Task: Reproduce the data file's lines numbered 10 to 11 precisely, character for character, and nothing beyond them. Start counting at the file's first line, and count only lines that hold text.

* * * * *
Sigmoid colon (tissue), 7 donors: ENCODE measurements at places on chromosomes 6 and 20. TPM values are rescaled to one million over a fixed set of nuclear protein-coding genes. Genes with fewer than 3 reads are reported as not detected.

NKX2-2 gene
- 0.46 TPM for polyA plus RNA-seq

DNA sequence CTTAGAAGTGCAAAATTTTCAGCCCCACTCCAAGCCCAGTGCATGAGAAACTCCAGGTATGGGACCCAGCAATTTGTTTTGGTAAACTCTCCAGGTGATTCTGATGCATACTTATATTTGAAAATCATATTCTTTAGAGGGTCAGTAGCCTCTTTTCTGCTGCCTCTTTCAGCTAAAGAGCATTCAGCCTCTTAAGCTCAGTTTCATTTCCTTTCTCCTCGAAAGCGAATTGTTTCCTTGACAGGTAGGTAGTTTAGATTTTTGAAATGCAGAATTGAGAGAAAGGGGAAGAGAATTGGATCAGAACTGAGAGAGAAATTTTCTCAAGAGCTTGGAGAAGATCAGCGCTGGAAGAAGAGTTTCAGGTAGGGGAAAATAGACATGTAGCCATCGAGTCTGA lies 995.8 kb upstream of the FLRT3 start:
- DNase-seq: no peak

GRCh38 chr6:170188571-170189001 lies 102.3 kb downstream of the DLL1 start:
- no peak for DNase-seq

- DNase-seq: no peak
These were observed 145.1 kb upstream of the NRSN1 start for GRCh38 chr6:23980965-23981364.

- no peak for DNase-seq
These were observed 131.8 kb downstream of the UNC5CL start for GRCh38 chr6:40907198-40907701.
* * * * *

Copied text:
- no peak for DNase-seq
These were observed 131.8 kb downstream of the UNC5CL start for GRCh38 chr6:40907198-40907701.